In a recent move to help stabilize Pakistan’s severe economic crisis, the International Monetary Fund (IMF) has sanctioned a nine-month Stand-by Arrangement of US$3 billion. This bailout package, coupled with Saudi Arabia, UAE, and China’s combined financial aid of US$3.7 billion, represents a crucial lifeline for the economically beleaguered South Asian nation. However, these substantial inflows have done little to improve Pakistan’s grim economic landscape.
Despite the international financial assistance and the IMF deal, Pakistan remains trapped in a downward spiral of economic instability. At the heart of the nation’s problems are the austere financial policies enacted upon the IMF’s directive. While these policies were conceived to pull Pakistan out of the crisis, they have only served to intensify the struggles faced by everyday people.
Recently, in a move that further exacerbated the plight of the Pakistani public, the government approved a sizeable increase in the base electricity rate. The federal cabinet sanctioned a rise in the primary power tariff, with hikes as high as ₹7.5 per unit, despite the financial burden already shouldered by citizens. This move falls in line with Prime Minister Shehbaz Sharif’s commitment to IMF Managing Director Kristalina Georgieva, emphasizing that Pakistan would uphold its agreement with the global lender.
As the initial enthusiasm over the multibillion-dollar support from the IMF and allied nations waned, the Pakistani rupee depreciated against the US dollar, plunging the country further into economic turmoil. Moreover, the Pakistani government has imposed an added tax burden of ₹215 billion on its citizens to secure the IMF deal. Despite these harsh measures, the federal government’s latest economic report suggests a slight glimmer of hope, forecasting a narrowing fiscal deficit by 2024.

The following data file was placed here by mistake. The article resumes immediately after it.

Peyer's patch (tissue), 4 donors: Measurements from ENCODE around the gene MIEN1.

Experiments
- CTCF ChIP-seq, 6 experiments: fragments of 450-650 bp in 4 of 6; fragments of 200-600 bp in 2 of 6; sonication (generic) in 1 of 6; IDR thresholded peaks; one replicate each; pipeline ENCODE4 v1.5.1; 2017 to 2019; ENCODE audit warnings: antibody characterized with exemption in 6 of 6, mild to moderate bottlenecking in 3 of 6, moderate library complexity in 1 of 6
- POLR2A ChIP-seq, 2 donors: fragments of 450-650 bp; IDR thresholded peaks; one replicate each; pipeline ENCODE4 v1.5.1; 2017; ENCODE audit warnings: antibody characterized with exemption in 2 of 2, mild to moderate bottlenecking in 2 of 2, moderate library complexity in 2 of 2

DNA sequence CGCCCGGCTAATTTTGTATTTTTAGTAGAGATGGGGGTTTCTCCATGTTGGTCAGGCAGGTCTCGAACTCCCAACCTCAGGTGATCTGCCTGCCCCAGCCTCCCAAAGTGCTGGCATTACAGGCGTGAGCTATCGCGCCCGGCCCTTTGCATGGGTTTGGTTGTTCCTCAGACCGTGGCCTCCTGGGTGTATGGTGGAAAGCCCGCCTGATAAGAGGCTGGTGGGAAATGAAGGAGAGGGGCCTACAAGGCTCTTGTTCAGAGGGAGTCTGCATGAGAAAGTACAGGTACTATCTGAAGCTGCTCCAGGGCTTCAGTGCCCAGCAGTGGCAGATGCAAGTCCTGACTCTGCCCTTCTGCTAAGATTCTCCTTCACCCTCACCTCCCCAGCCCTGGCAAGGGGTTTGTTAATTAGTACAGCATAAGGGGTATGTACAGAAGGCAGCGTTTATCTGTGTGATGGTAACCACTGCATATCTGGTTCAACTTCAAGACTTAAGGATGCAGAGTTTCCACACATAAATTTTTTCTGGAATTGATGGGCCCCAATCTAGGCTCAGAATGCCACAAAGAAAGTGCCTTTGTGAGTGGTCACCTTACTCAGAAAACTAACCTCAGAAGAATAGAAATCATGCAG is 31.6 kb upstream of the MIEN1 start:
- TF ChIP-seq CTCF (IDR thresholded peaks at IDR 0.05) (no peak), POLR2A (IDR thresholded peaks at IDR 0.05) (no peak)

The bleak economic conditions in Pakistan are further illustrated by its falling rankings in the Global Hunger Index (GHI), which dropped from 38.1 in 2006 to 26.1 in 2022. This situation finds Pakistan ranked at a dismal 99th position among 121 countries surveyed. Furthermore, Pakistan is grappling with a colossal mountain of international debt, including an obligation to service an external debt amounting to $2.44 billion as of July 2023, much of which is owed to China.
Pakistan’s debt repayment responsibilities extend beyond China. It owes Saudi Arabia around $195 million, and has outstanding payments due to France and Japan of $2.85 million and $4.57 million, respectively. In addition to these commitments, Pakistan must also service its significant outstanding loans with the IMF, totaling US$ 189.67 million.
Amid these economic crises, Pakistan’s Khyber Pakhtunkhwa province is battling a surge in terrorism. The region has witnessed an unsettling increase in bomb blasts, with 665 terror incidents, including 15 suicide attacks, reported between June 2022 and June 2023. Despite these rising security issues, Pakistan’s focus seems to be skewed toward its IMF deal and broader economic predicaments, overshadowing the country’s pressing security concerns.
The violence, primarily concentrated in North Waziristan and Peshawar district, includes numerous acts of militancy ranging from gun assaults, grenade attacks, to IED detonations. Tragically, a recent bombing in a mosque under construction resulted in the loss of life and left several others injured. This escalation in violence comes amid a string of targeted attacks in Peshawar district, which claimed the life of a Public Service Commission’s director.